BOOKS: Heroism, rats and inspirations

 
 

By Stephanie Zvirin

Here's a handful of outstanding new nonfiction titles that may even attract a few steadfast fiction fans.

THE HERO'S TRAIL: A GUIDE FOR A HEROIC LIFE, by T. A. Barron, Philomel, $14.99; ages 10-15. "A hero does something truly important regardless of whether anyone ever notices." That thought is at the heart of this book in which Barron introduces some real heroes. They are from all walks of life, individuals whose stories uplift our spirits and who can serve as "trail guides on our journeys through life." Famous names are here: Anne Frank, Stephen Hawking, Helen Keller. But there are also many regular folks who acted with exceptional courage, "protecting, inventing, saving, nurturing." Some withstood prejudice; others defied the odds to achieve a great good or stepped forward in defense of someone in need. Famous or not, their stories are inspiring; heroes remind us that we all matter. As Barron puts it, we can "leave a footprint on the trail. And by doing that, change the trail for all who may come after."

JACK: THE EARLY YEARS OF JOHN F. KENNEDY, by Ilene Cooper, Dutton, $22.99; ages 10-15. The 35th president of the United States didn't have it easy, according to this new biography. His childhood was particularly rocky, filled with adversity and pressure, ill health, an intense rivalry with his older brother, Joe Jr., mixed messages from his family, anti-Catholic prejudice and problems at school. Providing a sure sense of the times in which Kennedy lived, Cooper zeroes in on those difficult growing-up years. On nearly every page, there's a photo of Jack with his father, with his brothers and sisters, with his high-school buddies, in bed recuperating from an illness. Each photo serves to further humanize an historical figure who lives on as larger than life. Many kids read biography for pleasure; this is one they shouldn't miss.

LIFE ON EARTH: THE STORY OF EVOLUTION, by Steve Jenkins, Houghton, $16; ages 9-11. It's difficult for children to imagine a world without computers, let alone without life itself, but Jenkins uses a brief text and attractive paper-cut art to make the idea easier to grasp. In clear, simple terms, he relates the theory of how life began and how it has continued to change over millions of years. The art does much of the work; pictures of plants and animals help explain the concepts as well as draw the eye. The best spread uses a time-line ribbon of a 24-hour day to represent the history of evolution: "At 4:47 a.m. animal life appears." How easy is that for kids to grasp?

RATS! THE GOOD, THE BAD AND THE UGLY, by Richard Conniff, Crown, $15.95; ages 9-12. Rats. Are they really as creepy as we have come to think? Yes and no, writes Conniff in this photo-essay about a ubiquitous mammal that has eaten its way through 50 million years of evolutionary history. It's the animal's incredible resilience that gives most people the willies: Rats can scale brick walls, fall 50 feet and land on their feet, negotiate a sewer to pop up in a toilet, walk across a high wire like an acrobat and run mazes humans find difficult to figure out. What's more, rats are always near humans, whether they live on a farm or in the city. In India, they are worshipped; in Laos, they're served for dinner. Sometimes they are kept as pets; sometimes they give their lives to science. Conniff's facts are fascinating, so are the photos. Kids will never look at these small, buck-toothed rodents in quite the same way again; neither will their parents.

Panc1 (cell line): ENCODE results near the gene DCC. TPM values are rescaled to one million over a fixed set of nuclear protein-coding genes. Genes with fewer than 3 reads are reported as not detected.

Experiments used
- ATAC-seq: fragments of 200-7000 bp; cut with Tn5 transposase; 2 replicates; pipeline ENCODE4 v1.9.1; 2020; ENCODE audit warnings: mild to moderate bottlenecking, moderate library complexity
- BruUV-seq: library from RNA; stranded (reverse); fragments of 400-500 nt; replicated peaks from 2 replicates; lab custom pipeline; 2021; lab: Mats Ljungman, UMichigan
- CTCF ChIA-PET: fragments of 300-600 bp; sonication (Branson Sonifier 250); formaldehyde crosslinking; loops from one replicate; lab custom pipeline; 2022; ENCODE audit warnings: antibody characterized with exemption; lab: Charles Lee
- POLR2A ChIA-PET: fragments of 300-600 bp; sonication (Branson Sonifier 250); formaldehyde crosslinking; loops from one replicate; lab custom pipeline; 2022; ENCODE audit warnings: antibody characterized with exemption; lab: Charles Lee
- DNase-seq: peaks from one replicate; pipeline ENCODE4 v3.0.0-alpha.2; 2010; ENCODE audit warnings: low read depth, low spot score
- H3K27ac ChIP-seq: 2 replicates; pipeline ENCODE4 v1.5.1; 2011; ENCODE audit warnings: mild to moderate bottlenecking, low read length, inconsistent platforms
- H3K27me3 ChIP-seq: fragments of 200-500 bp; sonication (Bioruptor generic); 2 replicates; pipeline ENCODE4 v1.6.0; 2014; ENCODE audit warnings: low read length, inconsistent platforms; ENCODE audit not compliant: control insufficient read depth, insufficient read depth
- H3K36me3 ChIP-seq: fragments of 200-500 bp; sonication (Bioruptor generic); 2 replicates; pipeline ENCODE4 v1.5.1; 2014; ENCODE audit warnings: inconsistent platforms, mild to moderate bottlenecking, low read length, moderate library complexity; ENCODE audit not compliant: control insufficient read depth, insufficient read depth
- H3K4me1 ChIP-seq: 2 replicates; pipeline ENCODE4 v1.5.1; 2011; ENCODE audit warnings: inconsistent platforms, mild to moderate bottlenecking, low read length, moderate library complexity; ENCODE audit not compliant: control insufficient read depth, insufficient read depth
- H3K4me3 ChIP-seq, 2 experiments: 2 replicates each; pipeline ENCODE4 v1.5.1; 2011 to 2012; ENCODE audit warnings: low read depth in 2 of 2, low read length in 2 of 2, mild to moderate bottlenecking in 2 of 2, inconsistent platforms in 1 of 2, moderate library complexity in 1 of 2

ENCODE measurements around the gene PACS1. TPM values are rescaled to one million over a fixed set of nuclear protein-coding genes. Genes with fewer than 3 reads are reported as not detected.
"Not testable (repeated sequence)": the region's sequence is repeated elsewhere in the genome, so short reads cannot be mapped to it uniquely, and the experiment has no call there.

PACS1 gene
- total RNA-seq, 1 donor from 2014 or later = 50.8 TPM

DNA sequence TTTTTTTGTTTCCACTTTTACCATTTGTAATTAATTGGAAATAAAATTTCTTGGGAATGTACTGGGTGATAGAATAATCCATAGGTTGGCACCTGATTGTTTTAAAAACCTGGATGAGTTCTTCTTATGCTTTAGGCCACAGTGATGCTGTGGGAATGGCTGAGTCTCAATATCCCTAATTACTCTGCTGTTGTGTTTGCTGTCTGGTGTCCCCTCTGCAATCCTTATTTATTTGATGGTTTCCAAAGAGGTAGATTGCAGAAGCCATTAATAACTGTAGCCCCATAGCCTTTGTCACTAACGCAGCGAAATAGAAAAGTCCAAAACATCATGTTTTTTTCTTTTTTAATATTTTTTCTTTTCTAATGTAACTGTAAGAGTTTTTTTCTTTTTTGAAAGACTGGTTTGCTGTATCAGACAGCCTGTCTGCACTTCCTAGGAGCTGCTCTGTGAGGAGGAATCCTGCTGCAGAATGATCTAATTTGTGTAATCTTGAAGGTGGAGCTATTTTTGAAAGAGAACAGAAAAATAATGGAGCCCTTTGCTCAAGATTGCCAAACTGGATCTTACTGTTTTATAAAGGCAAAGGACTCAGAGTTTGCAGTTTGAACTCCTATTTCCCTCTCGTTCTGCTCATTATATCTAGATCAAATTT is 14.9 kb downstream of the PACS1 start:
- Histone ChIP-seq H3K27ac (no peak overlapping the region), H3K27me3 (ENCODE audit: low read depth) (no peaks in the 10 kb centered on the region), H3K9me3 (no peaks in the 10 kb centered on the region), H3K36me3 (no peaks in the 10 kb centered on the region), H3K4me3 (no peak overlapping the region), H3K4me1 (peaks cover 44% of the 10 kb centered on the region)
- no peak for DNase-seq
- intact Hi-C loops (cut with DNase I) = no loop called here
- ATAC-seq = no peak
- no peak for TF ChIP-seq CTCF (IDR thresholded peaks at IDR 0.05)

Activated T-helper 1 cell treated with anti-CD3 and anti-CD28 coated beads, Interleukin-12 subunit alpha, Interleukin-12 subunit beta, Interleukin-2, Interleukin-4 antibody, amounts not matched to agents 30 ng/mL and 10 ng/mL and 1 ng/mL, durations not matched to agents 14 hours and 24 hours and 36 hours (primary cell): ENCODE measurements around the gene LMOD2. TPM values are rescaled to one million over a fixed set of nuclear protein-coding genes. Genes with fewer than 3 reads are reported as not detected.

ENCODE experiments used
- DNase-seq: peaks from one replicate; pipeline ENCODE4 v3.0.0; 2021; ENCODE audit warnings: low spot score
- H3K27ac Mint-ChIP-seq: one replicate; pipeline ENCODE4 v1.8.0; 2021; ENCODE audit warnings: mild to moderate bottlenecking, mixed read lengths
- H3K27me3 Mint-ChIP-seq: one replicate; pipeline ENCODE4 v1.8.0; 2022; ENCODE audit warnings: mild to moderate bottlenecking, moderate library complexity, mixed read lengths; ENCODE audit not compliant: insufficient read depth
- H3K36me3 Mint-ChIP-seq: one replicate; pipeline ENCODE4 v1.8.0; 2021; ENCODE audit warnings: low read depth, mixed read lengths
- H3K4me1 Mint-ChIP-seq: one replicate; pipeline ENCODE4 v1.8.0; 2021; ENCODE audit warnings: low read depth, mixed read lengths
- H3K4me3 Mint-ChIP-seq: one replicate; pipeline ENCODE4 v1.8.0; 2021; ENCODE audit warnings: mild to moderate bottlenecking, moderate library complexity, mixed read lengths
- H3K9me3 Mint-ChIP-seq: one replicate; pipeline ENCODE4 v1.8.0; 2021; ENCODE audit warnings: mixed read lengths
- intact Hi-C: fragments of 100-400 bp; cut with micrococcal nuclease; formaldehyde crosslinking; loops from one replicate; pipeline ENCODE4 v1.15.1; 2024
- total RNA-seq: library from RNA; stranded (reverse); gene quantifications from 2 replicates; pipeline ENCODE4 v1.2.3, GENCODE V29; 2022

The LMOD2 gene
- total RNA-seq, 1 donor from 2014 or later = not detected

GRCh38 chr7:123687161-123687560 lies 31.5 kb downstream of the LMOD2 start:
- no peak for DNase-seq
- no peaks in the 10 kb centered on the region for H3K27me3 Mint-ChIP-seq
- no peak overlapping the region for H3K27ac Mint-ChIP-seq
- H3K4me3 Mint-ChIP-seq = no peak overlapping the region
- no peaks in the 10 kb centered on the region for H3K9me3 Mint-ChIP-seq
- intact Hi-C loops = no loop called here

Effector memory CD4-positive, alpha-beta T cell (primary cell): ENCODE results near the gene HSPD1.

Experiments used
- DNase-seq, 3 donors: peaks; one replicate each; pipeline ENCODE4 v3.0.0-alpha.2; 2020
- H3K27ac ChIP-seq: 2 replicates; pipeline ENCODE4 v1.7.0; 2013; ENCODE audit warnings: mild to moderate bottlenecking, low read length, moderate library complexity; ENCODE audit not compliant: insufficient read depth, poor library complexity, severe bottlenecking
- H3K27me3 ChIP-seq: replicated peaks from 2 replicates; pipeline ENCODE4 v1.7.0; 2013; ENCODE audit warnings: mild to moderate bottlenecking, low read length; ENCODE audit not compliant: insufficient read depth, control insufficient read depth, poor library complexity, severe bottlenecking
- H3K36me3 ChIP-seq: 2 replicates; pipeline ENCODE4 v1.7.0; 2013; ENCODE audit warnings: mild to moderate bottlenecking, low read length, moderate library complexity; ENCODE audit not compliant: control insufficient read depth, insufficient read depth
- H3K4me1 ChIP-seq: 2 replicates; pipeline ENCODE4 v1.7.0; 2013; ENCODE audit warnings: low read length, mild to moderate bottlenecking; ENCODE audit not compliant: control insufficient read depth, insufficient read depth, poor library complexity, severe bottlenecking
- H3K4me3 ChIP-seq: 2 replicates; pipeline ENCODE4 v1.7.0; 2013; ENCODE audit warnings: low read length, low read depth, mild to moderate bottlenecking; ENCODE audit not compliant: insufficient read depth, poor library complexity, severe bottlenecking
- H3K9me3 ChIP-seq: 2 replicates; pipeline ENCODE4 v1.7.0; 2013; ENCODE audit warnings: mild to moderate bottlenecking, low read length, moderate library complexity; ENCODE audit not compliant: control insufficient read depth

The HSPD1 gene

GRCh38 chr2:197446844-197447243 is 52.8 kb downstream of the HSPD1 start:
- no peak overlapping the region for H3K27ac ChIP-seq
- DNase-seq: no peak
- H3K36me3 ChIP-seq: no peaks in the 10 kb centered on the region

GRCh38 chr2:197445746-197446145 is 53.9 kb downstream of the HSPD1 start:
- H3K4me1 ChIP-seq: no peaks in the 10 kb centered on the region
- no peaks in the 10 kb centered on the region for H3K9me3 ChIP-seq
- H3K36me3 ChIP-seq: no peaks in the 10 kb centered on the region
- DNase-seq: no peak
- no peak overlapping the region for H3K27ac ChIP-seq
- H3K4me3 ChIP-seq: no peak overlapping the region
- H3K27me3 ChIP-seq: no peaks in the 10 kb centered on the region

BURY THE DEAD: TOMBS, CORPSES, MUMMIES, SKELETONS & RITUALS, by Christopher Sloan, National Geographic, $18.95; ages 12-up. Sloan searched the archives of National Geographic magazine for the extraordinary photos he used here, some of which are definitely not for the squeamish. There's plenty of solid information to go along with them. However, there are more than enough to attract the legion of readers interested in mummies and ancient burial customs. There are pictures of mummies, of course, but there also are photos of the clay soldiers guarding the tomb of one of China's most vicious emperors; a photo of the black, leathery remains of a European man preserved for thousands of years in a European peat bog; a mass grave discovered in the Sudan desert; skeletal remains of soldiers and common people alike. Some readers will just browse, but most will read on to find out what burial customs reveal about people who lived in the past. There's plenty here to answer their questions.

Stephanie Zvirin is the Books for Youth Editor at Booklist magazine, the flagship review journal of the American Library Association. She lives in Glen Ellyn with her family.

 
 





 
 
 
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